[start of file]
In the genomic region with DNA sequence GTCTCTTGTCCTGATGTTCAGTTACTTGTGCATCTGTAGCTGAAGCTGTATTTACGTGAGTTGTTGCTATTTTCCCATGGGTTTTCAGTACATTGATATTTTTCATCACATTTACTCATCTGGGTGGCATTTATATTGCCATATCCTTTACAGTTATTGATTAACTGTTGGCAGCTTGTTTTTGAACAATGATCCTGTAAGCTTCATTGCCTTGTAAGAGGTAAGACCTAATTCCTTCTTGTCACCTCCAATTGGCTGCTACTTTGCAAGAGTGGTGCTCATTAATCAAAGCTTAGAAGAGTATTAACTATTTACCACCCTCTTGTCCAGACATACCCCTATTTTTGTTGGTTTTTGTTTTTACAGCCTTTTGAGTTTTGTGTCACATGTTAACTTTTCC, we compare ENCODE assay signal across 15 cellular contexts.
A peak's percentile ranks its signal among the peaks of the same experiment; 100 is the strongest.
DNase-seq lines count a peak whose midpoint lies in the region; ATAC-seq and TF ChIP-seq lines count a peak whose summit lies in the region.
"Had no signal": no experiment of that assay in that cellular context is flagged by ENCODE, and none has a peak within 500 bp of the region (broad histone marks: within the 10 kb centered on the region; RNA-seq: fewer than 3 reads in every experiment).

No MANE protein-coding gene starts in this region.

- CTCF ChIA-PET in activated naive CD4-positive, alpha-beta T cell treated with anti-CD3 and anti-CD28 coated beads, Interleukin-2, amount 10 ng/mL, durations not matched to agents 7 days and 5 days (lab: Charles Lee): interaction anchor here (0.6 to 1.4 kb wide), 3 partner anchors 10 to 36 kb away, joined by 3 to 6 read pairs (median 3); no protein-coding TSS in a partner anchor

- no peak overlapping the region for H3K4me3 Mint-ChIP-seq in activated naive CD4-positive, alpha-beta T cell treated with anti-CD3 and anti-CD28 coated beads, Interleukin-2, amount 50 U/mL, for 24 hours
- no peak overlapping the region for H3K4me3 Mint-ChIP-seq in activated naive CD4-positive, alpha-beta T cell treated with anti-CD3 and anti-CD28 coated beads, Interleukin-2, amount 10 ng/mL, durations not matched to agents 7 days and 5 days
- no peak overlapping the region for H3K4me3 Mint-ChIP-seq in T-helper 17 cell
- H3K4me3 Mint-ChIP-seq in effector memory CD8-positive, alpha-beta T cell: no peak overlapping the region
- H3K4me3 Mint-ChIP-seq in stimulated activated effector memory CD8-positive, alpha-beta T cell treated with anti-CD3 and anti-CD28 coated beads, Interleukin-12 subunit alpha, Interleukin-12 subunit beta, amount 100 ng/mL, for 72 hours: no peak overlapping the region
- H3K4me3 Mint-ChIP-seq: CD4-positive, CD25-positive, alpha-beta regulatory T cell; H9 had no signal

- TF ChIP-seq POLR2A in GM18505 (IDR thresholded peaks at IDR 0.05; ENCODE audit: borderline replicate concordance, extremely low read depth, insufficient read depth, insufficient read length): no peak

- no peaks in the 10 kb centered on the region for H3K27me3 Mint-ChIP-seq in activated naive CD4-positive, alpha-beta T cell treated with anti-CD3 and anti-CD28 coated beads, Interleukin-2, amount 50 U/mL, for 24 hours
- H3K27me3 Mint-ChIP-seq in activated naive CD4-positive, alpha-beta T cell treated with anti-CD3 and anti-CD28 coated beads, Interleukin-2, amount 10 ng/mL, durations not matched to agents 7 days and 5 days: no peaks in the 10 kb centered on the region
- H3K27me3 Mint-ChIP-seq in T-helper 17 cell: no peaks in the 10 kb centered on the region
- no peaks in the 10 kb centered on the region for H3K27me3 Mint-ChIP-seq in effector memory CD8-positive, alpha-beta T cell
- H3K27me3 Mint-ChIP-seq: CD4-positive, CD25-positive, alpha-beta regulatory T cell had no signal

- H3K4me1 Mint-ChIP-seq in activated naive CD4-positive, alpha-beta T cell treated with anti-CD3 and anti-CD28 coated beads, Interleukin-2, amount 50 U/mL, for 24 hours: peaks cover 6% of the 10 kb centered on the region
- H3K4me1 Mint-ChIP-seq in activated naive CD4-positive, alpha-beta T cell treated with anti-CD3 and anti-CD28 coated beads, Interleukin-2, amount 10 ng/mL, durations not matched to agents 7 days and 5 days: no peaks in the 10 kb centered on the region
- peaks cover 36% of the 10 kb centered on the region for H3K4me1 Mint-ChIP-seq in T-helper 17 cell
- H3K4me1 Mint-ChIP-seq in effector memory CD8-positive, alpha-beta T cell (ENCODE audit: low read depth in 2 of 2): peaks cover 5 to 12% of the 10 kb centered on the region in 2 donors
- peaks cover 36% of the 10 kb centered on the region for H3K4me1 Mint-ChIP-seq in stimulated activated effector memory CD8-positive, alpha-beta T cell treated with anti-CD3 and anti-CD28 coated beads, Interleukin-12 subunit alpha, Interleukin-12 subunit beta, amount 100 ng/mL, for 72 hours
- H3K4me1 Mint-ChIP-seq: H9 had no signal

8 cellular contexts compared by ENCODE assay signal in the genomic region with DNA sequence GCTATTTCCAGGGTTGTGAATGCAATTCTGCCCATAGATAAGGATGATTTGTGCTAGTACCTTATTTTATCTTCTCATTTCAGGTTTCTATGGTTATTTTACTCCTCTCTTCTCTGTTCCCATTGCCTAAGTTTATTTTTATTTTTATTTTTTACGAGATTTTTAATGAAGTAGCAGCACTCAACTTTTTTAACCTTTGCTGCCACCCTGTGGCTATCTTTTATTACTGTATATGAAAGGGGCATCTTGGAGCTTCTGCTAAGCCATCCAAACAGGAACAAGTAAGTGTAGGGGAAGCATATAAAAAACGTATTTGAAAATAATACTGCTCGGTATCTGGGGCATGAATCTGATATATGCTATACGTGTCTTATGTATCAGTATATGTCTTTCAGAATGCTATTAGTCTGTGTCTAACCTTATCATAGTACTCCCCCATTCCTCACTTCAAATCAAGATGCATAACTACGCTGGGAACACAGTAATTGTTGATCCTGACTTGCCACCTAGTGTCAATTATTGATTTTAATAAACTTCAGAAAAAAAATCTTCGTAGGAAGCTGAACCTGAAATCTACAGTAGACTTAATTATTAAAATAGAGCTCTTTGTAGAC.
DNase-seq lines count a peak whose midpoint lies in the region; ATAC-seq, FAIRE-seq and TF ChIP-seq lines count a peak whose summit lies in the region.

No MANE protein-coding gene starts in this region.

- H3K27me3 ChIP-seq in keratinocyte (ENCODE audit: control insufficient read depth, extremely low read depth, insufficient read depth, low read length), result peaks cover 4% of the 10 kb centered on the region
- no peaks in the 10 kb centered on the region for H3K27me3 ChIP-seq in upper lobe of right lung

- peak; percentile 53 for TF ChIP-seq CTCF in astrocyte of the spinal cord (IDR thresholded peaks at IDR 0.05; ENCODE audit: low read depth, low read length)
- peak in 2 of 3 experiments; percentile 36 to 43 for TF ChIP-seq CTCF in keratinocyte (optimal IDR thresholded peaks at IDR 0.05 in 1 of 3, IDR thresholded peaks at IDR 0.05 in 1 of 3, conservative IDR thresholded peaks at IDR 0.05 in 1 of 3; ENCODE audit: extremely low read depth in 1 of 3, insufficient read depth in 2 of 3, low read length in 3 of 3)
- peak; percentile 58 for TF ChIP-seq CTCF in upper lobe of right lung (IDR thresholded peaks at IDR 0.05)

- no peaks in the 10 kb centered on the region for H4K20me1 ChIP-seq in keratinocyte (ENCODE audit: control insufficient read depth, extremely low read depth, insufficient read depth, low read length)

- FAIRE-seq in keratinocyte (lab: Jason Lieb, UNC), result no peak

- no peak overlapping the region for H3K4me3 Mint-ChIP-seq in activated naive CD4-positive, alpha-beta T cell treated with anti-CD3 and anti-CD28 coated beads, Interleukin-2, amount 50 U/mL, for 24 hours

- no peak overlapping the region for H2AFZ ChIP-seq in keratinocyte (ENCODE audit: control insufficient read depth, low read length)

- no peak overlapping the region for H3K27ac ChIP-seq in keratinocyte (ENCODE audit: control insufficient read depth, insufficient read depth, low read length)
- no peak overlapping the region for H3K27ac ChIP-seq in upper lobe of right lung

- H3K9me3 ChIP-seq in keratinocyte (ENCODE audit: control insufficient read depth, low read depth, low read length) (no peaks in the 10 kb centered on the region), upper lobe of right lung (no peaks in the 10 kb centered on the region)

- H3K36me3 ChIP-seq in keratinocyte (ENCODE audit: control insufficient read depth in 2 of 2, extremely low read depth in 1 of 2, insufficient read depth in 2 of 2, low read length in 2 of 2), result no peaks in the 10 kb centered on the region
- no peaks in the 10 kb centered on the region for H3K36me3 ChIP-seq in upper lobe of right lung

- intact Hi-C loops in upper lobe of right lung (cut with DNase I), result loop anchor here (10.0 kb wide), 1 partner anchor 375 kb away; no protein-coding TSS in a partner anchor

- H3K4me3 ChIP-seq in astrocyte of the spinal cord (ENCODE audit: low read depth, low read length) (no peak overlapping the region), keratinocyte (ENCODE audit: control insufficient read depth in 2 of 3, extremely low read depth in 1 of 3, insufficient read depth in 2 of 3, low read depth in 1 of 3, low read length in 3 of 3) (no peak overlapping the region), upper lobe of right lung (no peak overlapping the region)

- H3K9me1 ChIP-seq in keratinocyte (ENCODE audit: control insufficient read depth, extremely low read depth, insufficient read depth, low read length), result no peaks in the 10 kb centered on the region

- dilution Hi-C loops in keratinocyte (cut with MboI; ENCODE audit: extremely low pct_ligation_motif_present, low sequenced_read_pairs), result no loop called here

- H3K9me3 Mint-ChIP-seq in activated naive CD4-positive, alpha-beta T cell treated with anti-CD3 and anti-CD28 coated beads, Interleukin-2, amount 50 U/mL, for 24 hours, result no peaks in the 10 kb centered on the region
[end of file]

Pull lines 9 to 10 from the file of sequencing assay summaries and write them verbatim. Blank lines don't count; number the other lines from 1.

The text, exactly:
- no peak overlapping the region for H3K4me3 Mint-ChIP-seq in T-helper 17 cell
- H3K4me3 Mint-ChIP-seq in effector memory CD8-positive, alpha-beta T cell: no peak overlapping the region